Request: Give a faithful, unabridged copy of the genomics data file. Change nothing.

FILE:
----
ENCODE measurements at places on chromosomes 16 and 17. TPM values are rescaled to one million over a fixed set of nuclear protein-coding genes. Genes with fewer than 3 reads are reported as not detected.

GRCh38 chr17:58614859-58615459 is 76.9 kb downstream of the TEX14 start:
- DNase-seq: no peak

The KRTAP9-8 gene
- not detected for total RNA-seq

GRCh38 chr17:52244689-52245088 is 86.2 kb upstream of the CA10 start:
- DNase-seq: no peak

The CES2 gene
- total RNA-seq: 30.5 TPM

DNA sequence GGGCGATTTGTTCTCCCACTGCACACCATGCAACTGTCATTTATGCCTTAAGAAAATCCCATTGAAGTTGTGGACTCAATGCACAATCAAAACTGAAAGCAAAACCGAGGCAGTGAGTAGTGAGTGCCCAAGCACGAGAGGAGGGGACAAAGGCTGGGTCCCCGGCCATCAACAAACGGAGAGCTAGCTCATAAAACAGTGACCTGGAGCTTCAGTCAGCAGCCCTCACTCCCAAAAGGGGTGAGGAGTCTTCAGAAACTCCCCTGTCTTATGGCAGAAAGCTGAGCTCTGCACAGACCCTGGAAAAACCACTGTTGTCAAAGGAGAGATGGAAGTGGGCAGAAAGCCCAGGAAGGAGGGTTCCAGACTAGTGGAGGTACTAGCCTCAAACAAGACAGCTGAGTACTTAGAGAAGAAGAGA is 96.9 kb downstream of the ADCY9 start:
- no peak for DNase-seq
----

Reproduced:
ENCODE measurements at places on chromosomes 16 and 17. TPM values are rescaled to one million over a fixed set of nuclear protein-coding genes. Genes with fewer than 3 reads are reported as not detected.

GRCh38 chr17:58614859-58615459 is 76.9 kb downstream of the TEX14 start:
- DNase-seq: no peak

The KRTAP9-8 gene
- not detected for total RNA-seq

GRCh38 chr17:52244689-52245088 is 86.2 kb upstream of the CA10 start:
- DNase-seq: no peak

The CES2 gene
- total RNA-seq: 30.5 TPM

DNA sequence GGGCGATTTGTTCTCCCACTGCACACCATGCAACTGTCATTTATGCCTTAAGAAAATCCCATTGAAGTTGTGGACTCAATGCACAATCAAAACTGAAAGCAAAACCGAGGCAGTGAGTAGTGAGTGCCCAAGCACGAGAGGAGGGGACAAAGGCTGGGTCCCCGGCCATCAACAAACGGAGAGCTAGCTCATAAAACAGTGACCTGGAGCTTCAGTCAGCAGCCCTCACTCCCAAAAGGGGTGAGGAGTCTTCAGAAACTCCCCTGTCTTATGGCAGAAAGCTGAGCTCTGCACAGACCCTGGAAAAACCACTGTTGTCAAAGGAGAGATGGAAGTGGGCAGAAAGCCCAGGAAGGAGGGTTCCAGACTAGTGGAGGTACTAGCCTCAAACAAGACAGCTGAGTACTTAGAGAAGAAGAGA is 96.9 kb downstream of the ADCY9 start:
- no peak for DNase-seq